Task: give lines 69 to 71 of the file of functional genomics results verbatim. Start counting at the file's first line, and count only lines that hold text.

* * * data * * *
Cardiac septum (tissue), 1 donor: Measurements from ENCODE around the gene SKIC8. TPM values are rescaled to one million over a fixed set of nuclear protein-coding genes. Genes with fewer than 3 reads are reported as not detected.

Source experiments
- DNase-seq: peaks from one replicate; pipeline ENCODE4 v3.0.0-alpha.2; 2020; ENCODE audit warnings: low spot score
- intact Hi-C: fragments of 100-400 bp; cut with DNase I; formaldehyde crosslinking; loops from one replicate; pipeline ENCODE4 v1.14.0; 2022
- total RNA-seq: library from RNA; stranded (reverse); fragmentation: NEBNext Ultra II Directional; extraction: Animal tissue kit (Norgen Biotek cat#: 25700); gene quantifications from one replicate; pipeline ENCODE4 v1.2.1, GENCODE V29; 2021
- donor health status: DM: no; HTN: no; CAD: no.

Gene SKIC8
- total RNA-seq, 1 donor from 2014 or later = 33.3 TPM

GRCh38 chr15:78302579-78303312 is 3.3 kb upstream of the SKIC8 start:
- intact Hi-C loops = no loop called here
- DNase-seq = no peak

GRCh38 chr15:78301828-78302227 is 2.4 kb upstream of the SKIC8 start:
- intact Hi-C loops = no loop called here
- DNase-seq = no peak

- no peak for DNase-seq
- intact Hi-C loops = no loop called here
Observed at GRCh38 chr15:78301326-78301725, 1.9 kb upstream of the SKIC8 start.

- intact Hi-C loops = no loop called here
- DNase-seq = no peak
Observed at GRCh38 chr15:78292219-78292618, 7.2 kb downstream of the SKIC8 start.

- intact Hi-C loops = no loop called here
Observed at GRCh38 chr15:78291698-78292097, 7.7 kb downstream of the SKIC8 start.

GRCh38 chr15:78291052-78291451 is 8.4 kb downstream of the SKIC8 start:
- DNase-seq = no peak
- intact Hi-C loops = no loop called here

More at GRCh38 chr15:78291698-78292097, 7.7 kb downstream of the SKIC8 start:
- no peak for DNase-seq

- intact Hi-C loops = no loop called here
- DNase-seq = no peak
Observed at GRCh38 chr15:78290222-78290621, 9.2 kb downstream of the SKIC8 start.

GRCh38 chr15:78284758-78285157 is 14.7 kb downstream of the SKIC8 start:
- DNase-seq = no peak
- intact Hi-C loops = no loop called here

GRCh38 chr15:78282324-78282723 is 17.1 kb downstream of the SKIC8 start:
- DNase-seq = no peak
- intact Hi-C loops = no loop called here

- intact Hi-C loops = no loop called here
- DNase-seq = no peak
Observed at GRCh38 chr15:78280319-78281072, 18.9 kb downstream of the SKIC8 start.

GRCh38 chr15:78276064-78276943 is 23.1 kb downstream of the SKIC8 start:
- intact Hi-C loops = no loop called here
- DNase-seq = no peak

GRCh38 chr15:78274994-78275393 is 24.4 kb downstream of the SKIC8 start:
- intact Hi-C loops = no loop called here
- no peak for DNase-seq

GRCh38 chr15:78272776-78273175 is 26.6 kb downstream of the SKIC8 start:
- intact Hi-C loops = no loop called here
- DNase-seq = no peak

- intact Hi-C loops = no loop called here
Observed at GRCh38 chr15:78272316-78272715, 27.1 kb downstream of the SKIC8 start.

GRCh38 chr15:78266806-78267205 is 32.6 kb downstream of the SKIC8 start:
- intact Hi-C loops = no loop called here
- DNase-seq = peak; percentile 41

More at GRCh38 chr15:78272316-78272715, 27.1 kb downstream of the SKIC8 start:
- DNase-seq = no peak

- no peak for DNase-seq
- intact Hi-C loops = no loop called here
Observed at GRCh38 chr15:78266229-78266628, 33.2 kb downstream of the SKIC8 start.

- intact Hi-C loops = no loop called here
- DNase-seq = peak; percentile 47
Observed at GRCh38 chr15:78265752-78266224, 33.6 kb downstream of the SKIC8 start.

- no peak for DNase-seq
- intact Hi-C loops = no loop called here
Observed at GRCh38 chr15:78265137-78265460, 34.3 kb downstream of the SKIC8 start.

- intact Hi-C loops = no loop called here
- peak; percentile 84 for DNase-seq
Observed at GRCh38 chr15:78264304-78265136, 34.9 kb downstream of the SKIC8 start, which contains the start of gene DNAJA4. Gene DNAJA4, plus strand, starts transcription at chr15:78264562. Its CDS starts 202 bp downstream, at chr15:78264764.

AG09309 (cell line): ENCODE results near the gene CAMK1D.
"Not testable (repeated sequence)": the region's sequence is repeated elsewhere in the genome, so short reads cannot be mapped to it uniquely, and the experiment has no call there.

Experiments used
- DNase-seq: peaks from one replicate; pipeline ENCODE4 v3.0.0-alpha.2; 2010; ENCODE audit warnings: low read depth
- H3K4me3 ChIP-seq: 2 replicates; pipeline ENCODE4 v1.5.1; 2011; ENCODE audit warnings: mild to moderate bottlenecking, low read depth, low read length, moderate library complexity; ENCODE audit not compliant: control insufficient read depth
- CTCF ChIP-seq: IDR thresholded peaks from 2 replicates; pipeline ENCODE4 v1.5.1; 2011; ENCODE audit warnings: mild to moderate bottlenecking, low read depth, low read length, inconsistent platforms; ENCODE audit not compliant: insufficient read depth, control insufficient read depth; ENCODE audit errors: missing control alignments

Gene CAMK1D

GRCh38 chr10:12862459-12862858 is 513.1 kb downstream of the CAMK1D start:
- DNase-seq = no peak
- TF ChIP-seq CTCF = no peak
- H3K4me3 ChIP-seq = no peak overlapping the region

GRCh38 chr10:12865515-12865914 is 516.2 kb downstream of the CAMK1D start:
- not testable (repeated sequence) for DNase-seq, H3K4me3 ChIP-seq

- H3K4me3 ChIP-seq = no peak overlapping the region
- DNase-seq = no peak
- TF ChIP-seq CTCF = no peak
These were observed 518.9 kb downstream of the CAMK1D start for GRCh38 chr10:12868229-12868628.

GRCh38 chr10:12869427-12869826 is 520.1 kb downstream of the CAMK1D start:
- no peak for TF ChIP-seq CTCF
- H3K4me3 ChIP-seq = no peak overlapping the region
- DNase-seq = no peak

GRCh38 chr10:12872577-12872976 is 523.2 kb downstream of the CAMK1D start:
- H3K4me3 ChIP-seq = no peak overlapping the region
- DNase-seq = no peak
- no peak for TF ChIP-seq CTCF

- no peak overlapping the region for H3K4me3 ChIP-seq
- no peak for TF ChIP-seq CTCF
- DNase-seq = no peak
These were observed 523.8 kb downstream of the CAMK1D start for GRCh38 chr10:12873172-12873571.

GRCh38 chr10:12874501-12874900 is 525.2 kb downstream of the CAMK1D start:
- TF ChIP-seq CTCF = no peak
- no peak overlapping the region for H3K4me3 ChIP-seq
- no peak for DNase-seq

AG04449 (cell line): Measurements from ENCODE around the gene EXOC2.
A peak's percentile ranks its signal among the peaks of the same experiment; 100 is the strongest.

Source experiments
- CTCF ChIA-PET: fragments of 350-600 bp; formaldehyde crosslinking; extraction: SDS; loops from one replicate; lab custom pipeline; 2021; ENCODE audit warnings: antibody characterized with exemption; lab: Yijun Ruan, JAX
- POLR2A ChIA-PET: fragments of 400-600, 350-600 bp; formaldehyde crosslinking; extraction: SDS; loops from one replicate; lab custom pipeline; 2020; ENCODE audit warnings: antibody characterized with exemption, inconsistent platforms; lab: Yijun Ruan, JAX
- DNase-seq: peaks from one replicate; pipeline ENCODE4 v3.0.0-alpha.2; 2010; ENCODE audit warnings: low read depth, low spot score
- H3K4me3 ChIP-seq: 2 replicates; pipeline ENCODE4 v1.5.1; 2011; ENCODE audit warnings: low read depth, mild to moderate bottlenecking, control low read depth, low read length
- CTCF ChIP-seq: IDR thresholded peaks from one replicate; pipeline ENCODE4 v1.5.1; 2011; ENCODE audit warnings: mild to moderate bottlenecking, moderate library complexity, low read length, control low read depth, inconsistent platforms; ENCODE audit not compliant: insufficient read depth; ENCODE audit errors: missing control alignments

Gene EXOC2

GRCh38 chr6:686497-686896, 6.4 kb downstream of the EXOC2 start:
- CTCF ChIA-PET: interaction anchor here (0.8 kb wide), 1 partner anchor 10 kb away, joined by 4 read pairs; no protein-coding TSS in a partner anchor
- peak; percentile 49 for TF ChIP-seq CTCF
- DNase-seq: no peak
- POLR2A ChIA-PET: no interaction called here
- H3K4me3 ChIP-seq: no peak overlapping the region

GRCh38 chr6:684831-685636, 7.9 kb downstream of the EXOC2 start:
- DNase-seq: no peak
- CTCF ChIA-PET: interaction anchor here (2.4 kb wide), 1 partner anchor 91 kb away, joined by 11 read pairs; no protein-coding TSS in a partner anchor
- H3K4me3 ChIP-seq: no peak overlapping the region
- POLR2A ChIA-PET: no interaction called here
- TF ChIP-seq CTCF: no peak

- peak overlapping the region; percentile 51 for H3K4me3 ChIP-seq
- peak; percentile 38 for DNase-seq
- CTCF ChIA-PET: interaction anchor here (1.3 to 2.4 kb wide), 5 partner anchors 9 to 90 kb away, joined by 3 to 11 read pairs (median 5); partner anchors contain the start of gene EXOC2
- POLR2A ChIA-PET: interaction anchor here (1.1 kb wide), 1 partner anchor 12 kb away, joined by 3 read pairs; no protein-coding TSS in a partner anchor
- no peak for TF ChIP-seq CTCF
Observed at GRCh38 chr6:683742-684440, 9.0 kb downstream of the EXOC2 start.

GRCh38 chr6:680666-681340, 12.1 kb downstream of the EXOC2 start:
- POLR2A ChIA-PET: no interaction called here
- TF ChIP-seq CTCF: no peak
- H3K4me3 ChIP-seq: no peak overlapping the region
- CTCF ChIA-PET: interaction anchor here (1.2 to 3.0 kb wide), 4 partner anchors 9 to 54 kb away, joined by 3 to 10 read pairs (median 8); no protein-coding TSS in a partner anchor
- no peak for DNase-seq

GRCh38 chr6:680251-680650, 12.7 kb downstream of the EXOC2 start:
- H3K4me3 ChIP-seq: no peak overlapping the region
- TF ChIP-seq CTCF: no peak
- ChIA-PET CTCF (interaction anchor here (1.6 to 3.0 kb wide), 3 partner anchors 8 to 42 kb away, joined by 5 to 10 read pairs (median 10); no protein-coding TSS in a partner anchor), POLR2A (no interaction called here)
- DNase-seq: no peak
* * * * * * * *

"Not testable (repeated sequence)": the region's sequence is repeated elsewhere in the genome, so short reads cannot be mapped to it uniquely, and the experiment has no call there.

Experiments used
- DNase-seq: peaks from one replicate; pipeline ENCODE4 v3.0.0-alpha.2; 2010; ENCODE audit warnings: low read depth